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Pregnant at 16!

(52 Posts)
anon80 Tue 12-Jul-11 22:05:56

Just found out my sister is pregnant, she is 16 nearly 17, the boy ( because thats what he is) is only 16 too. They have known eachother 5 minutes ( 3-4 months roughly)

we are from a broken home, typical council estate,single mother story - I have done good, I bought my flat with my partner at 19 own 2 cars been together 5.5 years now have a little one both have jobs and some money behind us as were saving for a house, im doing well

My sister hasn't even left the country before!!!!

she is comming down on saturday - Do i give her the cold hard A word- or does she even have a side of the story, cos as far as i can see it there is only one option here- tell me your views......am I or am I not being a good sister?

outthere Tue 12-Jul-11 22:12:27

Gosh, that's really tough. I think it's really impossible for anyone to have a strong opinion without knowing your sister.

What kind of family support does she have in place?

I would be very wary of trying to sway her too much in one direction or the other. If she later regrets her decision you may find she holds some resentment towards you. I imagine she probably looks up to you and your advice could hold a lot of weight.

I guess the "best" thing you could do is offer your support in whatever she decides. That could take the form of parctical support or perhaps, if she chose to keep the baby, you could help her to find out what help, benefits and services are available to her...

MollieO Tue 12-Jul-11 22:14:28

What has not having left the country got to do with being pregnant? confused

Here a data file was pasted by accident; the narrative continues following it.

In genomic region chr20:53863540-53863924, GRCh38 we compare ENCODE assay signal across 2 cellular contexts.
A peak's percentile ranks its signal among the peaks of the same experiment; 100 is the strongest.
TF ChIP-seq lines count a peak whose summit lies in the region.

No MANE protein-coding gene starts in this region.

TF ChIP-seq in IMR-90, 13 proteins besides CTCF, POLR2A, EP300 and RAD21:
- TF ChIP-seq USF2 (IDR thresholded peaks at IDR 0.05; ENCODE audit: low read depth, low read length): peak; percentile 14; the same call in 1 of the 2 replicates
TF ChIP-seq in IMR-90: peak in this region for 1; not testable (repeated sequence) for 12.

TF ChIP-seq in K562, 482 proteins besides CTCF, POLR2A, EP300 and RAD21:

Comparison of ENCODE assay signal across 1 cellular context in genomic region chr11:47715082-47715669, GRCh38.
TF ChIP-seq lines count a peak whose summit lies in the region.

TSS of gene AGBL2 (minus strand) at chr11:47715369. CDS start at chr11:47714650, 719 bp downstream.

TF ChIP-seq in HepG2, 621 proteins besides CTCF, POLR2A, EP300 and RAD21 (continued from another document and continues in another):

Sounds to me as if your mind is made up and you also sound rather smug. How about offering your sister support in helping her and her bf make a decision themselves about what is right for them?

usualsuspect Tue 12-Jul-11 22:17:39

You need to support her choice
and I don't much care for your typical council house single mother bollocks either

nannyl Tue 12-Jul-11 22:22:34

What she does is up to her

and for what its worth i know a few people who got pg very young... (Im 30) they now have children of senior school age and have been great parents, and have raised lovely children.

aquos Tue 12-Jul-11 22:26:10

I agree that keeping your own strong views to yourself is probably the most diplomatic way forward. If your sister asks you for an honest opinion, then by all means give one. But such huge decisions as whether or not she should progress the pregnancy absolutely must be her decision alone. There is nothing wrong in outlining to her what support you can offer if she does or doesn't go ahead with the pregnancy. Women choose to have children young for a myriad of reasons. It's a complex social and emotional picture.